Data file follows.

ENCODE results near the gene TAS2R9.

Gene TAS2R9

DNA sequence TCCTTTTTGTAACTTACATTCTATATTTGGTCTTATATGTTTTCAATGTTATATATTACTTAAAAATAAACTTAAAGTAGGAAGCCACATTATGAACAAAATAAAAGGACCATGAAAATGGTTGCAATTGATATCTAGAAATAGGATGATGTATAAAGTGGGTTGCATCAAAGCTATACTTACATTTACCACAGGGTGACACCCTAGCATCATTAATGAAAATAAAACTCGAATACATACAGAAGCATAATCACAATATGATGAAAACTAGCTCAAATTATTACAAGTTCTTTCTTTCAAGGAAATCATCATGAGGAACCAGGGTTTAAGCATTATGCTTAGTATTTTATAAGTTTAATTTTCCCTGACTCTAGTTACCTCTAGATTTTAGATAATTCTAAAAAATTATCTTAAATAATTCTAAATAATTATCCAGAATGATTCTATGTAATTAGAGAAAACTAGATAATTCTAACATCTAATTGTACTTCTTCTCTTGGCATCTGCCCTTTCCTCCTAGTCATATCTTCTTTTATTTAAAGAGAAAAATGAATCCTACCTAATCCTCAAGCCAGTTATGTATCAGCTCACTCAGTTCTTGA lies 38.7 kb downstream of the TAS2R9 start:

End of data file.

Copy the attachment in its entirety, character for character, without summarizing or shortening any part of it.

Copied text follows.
ENCODE results near the gene TAS2R9.

Gene TAS2R9

DNA sequence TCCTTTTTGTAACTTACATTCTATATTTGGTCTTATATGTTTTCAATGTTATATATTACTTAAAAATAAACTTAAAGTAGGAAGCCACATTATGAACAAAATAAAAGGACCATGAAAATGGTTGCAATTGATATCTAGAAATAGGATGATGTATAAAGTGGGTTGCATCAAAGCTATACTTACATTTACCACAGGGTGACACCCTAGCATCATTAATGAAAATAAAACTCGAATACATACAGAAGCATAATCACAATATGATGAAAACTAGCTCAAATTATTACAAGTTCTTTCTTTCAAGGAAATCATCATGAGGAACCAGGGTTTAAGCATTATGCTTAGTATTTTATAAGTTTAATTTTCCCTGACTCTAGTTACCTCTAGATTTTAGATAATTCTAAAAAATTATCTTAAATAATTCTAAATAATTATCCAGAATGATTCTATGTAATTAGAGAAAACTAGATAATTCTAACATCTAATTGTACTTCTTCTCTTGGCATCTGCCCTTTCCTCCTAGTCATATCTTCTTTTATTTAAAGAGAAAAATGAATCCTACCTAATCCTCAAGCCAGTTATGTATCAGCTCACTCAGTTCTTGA lies 38.7 kb downstream of the TAS2R9 start: